A higher calling

Knighton Hall

 

“People of Knighton,” the Sheriff addressed the peasants, “I have an announcement to make.” Then gesturing for his serving boy to pass him a scroll, he proceeded to read aloud.

 

“My humble citizens, I am sure you are all aware of how important it is to obey the law, without question, otherwise you will be punished!”


“Aye,” a peasant lifted his arm, or what was left of it. He knew punishment. Even the unjust laws were to be obeyed.

 The Sheriff nodded his head and continued his speech,


“Unfortunately, in our midst there are people who defy the law, those who question it. As I have said many times before, they must be punished…have an example made of them. It is time to ‘stir our stumps’ so to speak,”
the Sheriff chuckled at his own joke and then continued speaking.
“So on this the third day of the tenth month in the year of our Lord 1193, I hereby declare that Edward of Knighton, representative of the Nottingham council and Marian of Knighton, daughter of Edward, are to be placed in the stocks for the duration of three days and three nights, under the charge of speaking against the law.”

 

There was a disappointed murmur as the peasants saw Edward and Marian being led to the stocks.
“To add to the ‘festivity’, why don’t you throw a few refreshments to our guests? Tomatoes and eggs would do nicely,” Gisborne suggested.
“Wonderful idea Gisborne, you are developing your nasty side quite nicely!” the Sheriff complimented.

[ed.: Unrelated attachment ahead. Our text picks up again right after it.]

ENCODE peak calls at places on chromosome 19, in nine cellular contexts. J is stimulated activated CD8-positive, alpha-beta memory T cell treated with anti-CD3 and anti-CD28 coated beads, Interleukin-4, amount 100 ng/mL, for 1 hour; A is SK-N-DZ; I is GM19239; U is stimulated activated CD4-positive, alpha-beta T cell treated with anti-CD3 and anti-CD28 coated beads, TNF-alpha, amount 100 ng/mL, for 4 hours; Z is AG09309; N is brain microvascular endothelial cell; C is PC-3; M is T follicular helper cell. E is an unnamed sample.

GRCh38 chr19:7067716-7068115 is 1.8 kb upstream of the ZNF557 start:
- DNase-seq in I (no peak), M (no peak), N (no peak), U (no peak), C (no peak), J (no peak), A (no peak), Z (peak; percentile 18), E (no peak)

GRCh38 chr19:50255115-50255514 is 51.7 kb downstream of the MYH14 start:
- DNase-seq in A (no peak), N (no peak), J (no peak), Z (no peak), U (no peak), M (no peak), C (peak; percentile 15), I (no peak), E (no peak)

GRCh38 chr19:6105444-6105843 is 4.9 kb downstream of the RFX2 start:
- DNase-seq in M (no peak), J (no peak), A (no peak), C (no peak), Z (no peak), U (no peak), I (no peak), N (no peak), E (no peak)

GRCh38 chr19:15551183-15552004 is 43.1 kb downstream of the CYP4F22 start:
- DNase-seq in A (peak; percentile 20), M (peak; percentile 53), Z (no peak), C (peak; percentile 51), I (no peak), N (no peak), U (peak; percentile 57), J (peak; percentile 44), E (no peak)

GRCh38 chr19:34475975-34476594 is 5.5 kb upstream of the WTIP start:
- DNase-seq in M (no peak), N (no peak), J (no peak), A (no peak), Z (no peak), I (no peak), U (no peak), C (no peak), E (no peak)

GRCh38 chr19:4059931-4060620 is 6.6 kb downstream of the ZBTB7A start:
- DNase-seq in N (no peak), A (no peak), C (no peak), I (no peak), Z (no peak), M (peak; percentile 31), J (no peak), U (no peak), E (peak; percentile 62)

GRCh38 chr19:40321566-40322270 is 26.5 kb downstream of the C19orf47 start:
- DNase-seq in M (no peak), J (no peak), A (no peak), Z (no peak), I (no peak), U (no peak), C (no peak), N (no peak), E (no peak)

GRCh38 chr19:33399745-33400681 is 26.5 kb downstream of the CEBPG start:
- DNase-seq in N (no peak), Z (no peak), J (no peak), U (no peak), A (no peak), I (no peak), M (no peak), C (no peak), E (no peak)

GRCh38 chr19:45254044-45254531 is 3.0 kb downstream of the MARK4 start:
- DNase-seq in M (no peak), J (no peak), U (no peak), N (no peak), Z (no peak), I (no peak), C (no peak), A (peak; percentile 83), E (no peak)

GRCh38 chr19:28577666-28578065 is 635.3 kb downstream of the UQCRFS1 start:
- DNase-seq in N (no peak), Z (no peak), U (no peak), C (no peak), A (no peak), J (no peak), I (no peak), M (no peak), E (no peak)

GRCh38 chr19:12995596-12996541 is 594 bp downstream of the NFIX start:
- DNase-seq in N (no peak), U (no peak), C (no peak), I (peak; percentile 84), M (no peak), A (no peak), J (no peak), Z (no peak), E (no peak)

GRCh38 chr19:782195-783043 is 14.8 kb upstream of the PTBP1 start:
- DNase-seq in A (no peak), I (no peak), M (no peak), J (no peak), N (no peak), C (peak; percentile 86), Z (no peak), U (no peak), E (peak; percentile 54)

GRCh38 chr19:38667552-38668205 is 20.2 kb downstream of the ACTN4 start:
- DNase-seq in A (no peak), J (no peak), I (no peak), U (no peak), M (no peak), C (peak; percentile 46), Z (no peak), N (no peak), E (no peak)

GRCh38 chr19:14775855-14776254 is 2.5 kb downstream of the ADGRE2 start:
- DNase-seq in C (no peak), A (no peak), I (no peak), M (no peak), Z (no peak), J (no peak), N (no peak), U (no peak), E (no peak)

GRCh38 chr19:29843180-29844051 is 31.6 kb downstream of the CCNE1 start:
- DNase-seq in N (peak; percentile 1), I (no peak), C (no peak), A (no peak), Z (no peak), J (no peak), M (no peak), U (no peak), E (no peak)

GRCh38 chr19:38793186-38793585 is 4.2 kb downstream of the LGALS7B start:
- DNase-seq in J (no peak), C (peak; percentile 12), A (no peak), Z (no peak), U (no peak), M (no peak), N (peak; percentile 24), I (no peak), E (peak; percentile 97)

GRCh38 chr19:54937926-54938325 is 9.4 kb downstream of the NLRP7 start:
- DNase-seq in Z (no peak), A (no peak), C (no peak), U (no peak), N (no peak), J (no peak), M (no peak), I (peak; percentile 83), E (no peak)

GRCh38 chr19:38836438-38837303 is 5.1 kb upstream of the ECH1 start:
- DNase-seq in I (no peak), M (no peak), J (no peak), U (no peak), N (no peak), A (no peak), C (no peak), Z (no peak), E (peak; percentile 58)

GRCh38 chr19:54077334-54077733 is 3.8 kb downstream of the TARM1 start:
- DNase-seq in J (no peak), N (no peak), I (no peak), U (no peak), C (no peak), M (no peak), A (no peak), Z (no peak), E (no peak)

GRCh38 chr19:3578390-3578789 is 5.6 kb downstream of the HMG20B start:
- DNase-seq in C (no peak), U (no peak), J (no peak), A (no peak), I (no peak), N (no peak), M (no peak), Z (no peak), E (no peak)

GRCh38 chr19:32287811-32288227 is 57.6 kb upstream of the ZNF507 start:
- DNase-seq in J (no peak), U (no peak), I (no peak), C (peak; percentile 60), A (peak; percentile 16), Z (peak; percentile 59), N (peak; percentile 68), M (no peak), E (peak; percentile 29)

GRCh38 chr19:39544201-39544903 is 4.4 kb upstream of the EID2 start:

As Much had predicted, the peasants did not throw any food at Edward and Marian, because for a start they did not have enough to spare, and additionally, they loved Edward and Marian. The peasants slowly started to walk back to their business. The Sheriff had not anticipated such a response, and thinking quickly, he called out, “I am offering ten pounds to the peasant who throws the first egg or tomato or anything.”
But the peasants just ignored this offer and continued their retreat from the stocks.
“Father, do you see that? The peasants…” Marian was impressed by the peasants’ loyalty to her and Edward.
“It will not last. The Sheriff is bound to make them throw at least one rotten tomato at us.”
And Edward was right. The Sheriff could see that the ten pounds was not going to persuade these peasants to betray their esteemed landlord.
“So,” he thought “I will have to make them.” Then to the peasants he said, “People of Knighton. I have seen that you are not going to throw food at Edward and Marian of your own accord, so…I am giving you one last chance to throw the food, or else I will have to enforce my words.”
The peasants remained; motionless, steadfast, determined. Then one of the peasants, a short man holding a staff in one hand, called out, “Sheriff, if we are to throw any food it must come from your plate.”
The Sheriff would not tolerate this cheek so he stood up and said with forced calmness, “I think that maybe you would like to see what is served on my plate?”
“Only if it -”
“Come here then and see.”
The peasant walked to where the Sheriff was standing.